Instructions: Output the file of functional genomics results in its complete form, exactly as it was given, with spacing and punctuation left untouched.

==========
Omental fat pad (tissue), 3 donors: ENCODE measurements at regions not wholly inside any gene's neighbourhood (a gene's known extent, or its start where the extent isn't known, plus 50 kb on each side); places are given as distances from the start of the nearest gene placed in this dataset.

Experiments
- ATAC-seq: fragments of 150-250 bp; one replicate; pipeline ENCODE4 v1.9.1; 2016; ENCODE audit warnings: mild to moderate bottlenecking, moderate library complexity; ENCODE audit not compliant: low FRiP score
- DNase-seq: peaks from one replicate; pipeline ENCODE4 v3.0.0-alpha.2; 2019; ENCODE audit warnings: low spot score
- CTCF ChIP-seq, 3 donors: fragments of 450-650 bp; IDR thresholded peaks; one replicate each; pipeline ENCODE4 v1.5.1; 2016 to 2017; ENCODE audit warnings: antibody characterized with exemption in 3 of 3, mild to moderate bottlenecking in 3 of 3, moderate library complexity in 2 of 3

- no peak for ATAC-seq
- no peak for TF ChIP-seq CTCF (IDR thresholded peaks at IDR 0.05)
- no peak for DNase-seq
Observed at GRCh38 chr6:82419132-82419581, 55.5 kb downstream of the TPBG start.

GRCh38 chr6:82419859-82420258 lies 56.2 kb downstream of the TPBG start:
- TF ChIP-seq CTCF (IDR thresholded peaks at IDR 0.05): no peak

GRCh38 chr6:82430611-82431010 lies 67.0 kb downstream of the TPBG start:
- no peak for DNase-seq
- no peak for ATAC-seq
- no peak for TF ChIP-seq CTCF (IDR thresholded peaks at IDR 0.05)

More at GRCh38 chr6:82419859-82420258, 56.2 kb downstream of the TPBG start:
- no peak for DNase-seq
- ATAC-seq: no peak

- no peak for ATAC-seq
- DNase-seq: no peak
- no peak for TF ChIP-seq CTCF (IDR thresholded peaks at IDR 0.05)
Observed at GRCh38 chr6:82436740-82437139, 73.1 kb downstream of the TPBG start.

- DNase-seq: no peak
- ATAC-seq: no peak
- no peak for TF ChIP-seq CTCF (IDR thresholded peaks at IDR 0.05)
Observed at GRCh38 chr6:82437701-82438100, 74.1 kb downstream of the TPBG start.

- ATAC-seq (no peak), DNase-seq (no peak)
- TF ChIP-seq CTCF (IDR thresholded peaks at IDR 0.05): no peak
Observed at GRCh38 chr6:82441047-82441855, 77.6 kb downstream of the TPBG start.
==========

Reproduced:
Omental fat pad (tissue), 3 donors: ENCODE measurements at regions not wholly inside any gene's neighbourhood (a gene's known extent, or its start where the extent isn't known, plus 50 kb on each side); places are given as distances from the start of the nearest gene placed in this dataset.

Experiments
- ATAC-seq: fragments of 150-250 bp; one replicate; pipeline ENCODE4 v1.9.1; 2016; ENCODE audit warnings: mild to moderate bottlenecking, moderate library complexity; ENCODE audit not compliant: low FRiP score
- DNase-seq: peaks from one replicate; pipeline ENCODE4 v3.0.0-alpha.2; 2019; ENCODE audit warnings: low spot score
- CTCF ChIP-seq, 3 donors: fragments of 450-650 bp; IDR thresholded peaks; one replicate each; pipeline ENCODE4 v1.5.1; 2016 to 2017; ENCODE audit warnings: antibody characterized with exemption in 3 of 3, mild to moderate bottlenecking in 3 of 3, moderate library complexity in 2 of 3

- no peak for ATAC-seq
- no peak for TF ChIP-seq CTCF (IDR thresholded peaks at IDR 0.05)
- no peak for DNase-seq
Observed at GRCh38 chr6:82419132-82419581, 55.5 kb downstream of the TPBG start.

GRCh38 chr6:82419859-82420258 lies 56.2 kb downstream of the TPBG start:
- TF ChIP-seq CTCF (IDR thresholded peaks at IDR 0.05): no peak

GRCh38 chr6:82430611-82431010 lies 67.0 kb downstream of the TPBG start:
- no peak for DNase-seq
- no peak for ATAC-seq
- no peak for TF ChIP-seq CTCF (IDR thresholded peaks at IDR 0.05)

More at GRCh38 chr6:82419859-82420258, 56.2 kb downstream of the TPBG start:
- no peak for DNase-seq
- ATAC-seq: no peak

- no peak for ATAC-seq
- DNase-seq: no peak
- no peak for TF ChIP-seq CTCF (IDR thresholded peaks at IDR 0.05)
Observed at GRCh38 chr6:82436740-82437139, 73.1 kb downstream of the TPBG start.

- DNase-seq: no peak
- ATAC-seq: no peak
- no peak for TF ChIP-seq CTCF (IDR thresholded peaks at IDR 0.05)
Observed at GRCh38 chr6:82437701-82438100, 74.1 kb downstream of the TPBG start.

- ATAC-seq (no peak), DNase-seq (no peak)
- TF ChIP-seq CTCF (IDR thresholded peaks at IDR 0.05): no peak
Observed at GRCh38 chr6:82441047-82441855, 77.6 kb downstream of the TPBG start.